Myth #2: “Sweet potatoes are better for you than white potatoes.”

The origin: Because most Americans eat the highly processed version of the white potato—for instance, french fries and potato chips—consumption of this root vegetable has been linked to obesity and an increased diabetes risk.

Meanwhile, sweet potatoes, which are typically eaten whole, have been celebrated for being rich in nutrients and also having a lower glycemic index than their white brethren.

What science really shows: White potatoes and sweet potatoes have complementary nutritional differences; one isn’t necessarily better than the other. For instance, sweet potatoes have more fiber and vitamin A, but white potatoes are higher in essential minerals, such as iron, magnesium, and potassium.

As for the glycemic index, sweet potatoes are lower on the scale, but baked white potatoes typically aren’t eaten without cheese, sour cream, or butter. These toppings all contain fat, which lowers the glycemic index of a meal.

The bottom line: The form in which you consume a potato—for instance, a whole baked potato versus a processed potato that’s used to make chips—is more important than the type of spud.

Myth #3: “Red meat causes cancer.”

The origin: In a 1986 study, Japanese researchers discovered cancer developing in rats that were fed “heterocyclic amines,” compounds that are generated from overcooking meat under high heat. And since then, some studies of large populations have suggested a potential link between meat and cancer.

What science really shows: No study has ever found a direct cause-and-effect relationship between red-meat consumption and cancer. As for the population studies, they’re far from conclusive. That’s because they rely on broad surveys of people’s eating habits and health afflictions, and those numbers are simply crunched to find trends, not causes.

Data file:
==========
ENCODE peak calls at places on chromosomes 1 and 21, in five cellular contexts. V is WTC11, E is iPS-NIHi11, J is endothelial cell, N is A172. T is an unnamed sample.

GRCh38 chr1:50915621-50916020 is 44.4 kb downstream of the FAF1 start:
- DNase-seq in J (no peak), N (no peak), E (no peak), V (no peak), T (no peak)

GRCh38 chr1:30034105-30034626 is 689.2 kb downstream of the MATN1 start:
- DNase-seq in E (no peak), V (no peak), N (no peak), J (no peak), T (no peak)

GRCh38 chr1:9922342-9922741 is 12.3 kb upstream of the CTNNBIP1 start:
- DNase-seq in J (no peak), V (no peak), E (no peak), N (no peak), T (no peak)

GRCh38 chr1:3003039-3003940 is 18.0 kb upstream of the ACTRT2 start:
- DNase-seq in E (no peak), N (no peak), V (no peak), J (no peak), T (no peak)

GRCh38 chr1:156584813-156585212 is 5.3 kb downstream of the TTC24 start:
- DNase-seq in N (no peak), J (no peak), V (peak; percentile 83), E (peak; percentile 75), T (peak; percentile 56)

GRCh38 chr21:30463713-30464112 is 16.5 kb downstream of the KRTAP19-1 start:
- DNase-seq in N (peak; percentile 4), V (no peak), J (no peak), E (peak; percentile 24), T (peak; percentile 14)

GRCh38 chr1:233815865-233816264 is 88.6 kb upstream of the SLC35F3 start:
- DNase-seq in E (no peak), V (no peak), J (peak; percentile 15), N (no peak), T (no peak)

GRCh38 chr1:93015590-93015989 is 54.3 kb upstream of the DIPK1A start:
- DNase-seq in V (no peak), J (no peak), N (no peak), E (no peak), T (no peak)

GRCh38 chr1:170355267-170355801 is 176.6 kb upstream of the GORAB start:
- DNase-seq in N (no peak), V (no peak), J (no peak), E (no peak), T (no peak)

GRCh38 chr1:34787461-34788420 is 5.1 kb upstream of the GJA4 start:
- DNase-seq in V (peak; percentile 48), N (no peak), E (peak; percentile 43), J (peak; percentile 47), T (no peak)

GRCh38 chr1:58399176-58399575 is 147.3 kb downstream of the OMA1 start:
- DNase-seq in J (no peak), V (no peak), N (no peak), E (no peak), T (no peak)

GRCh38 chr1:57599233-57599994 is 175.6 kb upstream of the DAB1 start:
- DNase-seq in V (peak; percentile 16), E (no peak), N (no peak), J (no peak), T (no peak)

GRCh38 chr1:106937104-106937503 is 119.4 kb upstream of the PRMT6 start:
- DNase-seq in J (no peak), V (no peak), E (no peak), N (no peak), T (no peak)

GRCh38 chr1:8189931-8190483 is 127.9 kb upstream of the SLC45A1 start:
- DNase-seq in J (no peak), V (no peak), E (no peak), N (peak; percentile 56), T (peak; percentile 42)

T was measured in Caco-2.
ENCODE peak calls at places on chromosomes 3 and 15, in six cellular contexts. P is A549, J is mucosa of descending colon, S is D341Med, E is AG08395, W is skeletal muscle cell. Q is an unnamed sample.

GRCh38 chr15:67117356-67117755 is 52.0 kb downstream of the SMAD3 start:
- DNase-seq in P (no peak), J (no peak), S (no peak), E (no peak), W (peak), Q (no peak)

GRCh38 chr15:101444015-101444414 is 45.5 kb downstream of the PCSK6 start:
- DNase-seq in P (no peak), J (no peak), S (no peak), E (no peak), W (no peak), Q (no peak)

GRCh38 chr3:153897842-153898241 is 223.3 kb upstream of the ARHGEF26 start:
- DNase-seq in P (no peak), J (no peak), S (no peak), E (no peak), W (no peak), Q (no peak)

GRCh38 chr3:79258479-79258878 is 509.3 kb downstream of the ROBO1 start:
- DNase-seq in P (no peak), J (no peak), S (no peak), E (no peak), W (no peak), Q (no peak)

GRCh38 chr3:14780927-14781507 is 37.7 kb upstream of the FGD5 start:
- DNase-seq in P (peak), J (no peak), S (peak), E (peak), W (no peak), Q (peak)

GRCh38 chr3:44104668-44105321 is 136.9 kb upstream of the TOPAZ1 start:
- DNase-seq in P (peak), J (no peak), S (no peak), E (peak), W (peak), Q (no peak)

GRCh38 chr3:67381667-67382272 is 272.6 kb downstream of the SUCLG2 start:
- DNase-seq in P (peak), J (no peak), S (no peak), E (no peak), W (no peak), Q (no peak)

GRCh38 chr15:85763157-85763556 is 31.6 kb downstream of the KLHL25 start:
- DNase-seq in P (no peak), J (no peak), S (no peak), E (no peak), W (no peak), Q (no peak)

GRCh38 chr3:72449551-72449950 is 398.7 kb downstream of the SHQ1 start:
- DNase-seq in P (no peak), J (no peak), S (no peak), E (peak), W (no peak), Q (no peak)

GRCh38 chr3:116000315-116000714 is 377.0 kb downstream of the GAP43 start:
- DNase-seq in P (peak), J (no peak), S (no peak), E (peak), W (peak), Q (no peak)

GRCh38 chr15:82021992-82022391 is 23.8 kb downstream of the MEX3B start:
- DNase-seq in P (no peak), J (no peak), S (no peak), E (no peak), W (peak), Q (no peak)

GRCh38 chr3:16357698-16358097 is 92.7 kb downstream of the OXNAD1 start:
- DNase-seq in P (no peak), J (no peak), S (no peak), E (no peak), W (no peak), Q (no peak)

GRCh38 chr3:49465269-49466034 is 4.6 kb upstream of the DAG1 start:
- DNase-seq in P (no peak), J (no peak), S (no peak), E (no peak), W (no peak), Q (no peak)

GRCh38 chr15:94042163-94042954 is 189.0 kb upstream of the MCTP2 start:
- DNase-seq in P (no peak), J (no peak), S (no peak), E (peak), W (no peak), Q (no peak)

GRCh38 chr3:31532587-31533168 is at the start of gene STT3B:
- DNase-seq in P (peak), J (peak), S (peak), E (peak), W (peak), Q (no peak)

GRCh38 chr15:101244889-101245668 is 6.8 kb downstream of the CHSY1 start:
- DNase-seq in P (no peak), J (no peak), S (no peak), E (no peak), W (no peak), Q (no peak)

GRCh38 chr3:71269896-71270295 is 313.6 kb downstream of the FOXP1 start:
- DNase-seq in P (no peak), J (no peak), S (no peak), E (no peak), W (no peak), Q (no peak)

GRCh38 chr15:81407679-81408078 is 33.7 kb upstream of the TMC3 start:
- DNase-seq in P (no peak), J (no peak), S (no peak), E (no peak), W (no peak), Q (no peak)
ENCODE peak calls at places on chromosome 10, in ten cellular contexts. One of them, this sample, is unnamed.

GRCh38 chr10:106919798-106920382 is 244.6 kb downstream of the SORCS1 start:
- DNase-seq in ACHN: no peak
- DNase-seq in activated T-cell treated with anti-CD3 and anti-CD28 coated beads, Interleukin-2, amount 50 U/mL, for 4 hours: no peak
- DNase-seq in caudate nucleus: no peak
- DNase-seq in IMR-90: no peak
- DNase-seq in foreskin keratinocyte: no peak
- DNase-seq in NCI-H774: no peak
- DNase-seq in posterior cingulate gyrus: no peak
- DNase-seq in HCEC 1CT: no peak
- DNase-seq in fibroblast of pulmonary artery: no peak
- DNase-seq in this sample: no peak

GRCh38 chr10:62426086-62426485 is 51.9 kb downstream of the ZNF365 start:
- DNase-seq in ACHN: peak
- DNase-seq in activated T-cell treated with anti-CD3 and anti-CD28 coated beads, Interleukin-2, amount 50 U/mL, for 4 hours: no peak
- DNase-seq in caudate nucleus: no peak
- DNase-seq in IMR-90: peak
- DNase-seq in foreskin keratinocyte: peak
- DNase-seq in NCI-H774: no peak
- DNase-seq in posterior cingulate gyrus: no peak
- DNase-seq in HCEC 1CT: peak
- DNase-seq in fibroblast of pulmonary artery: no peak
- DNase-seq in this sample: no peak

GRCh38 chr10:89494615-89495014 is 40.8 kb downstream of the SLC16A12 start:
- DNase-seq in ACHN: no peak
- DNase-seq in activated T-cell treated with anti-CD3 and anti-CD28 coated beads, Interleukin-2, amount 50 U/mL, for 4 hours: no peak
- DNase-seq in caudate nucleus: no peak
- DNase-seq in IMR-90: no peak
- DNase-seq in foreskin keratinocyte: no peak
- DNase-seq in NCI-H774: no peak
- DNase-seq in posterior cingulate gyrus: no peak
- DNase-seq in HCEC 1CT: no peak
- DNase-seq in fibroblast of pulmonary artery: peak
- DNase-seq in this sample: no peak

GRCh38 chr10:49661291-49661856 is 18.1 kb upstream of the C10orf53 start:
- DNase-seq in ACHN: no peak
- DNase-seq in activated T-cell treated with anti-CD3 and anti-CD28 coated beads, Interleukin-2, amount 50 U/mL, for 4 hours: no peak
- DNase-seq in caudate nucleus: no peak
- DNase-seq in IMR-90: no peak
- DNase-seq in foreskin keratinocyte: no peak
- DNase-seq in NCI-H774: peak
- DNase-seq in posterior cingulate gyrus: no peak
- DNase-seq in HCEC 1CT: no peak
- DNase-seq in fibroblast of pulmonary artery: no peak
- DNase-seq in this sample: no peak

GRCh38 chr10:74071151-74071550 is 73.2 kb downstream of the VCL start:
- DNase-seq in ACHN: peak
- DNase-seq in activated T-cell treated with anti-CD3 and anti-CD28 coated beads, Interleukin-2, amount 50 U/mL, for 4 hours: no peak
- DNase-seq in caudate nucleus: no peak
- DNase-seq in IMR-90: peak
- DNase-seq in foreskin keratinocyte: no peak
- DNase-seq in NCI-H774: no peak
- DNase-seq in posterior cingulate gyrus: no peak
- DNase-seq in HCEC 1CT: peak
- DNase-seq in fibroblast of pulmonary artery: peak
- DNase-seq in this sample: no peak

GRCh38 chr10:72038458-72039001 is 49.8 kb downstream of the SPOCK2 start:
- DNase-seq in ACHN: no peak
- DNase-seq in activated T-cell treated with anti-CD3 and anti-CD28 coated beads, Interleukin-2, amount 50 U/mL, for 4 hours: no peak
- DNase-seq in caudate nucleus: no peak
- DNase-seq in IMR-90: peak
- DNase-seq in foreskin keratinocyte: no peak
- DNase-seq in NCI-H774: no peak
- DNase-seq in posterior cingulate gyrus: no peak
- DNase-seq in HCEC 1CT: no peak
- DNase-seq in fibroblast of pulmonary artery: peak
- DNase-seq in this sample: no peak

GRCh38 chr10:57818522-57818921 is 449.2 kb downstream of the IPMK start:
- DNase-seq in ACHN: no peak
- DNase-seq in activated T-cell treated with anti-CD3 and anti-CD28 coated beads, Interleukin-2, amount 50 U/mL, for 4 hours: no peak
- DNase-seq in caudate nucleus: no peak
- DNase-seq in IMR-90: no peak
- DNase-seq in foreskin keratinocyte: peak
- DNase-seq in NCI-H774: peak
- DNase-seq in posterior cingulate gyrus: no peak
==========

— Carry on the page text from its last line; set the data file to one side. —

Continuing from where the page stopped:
The bottom line: Don’t stop grilling. Meat lovers who are worried about the supposed risks of grilled meat don’t need to avoid burgers and steak; rather, they should just trim off the burned or overcooked sections of the meat before eating.

Myth #4: “High-fructose corn syrup (HFCS) is more fattening than regular sugar is.”

The origin: In a 1968 study, rats that were fed large amounts of fructose developed high levels of fat in their bloodstreams.

Then, in 2002, University of California at Davis researchers published a well-publicized paper noting that Americans’ increasing consumption of fructose, including that in HFCS, paralleled our skyrocketing rates of obesity.

What science really shows: Both HFCS and sucrose—better known as table sugar—contain similar amounts of fructose. For instance, the two most commonly used types of HFCS are HFCS-42 and HFCS-55, which are 42 and 55% fructose, respectively.

Sucrose is almost chemically identical, containing 50% fructose. This is why the University of California at Davis scientists determined fructose intakes from both HFCS and sucrose.

The truth is, there’s no evidence to show any differences in these two types of sugar. Both will cause weight gain when consumed in excess.

The bottom line: HFCS and regular sugar are empty-calorie carbohydrates that should be consumed in limited amounts. How? By keeping soft drinks, sweetened fruit juices, and prepackaged desserts to a minimum.

Myth #5: “Salt causes high blood pressure and should be avoided.”

The origin: In the 1940s, a Duke University researcher named Walter Kempner, MD, became famous for using salt restriction to treat people with high blood pressure. Later, studies confirmed that reducing salt could help reduce hypertension.

What science really shows: Large-scale scientific reviews have determined there’s no reason for people with normal blood pressure to restrict their sodium intake.

Now, if you already have high blood pressure, you may be “salt sensitive.” As a result, reducing the amount of salt you eat could be helpful. However, it’s been known for the past 20 years that people with high blood pressure who don’t want to lower their salt intake can simply consume more potassium-containing foods. Why? Because it’s really the balance of the two minerals that matters.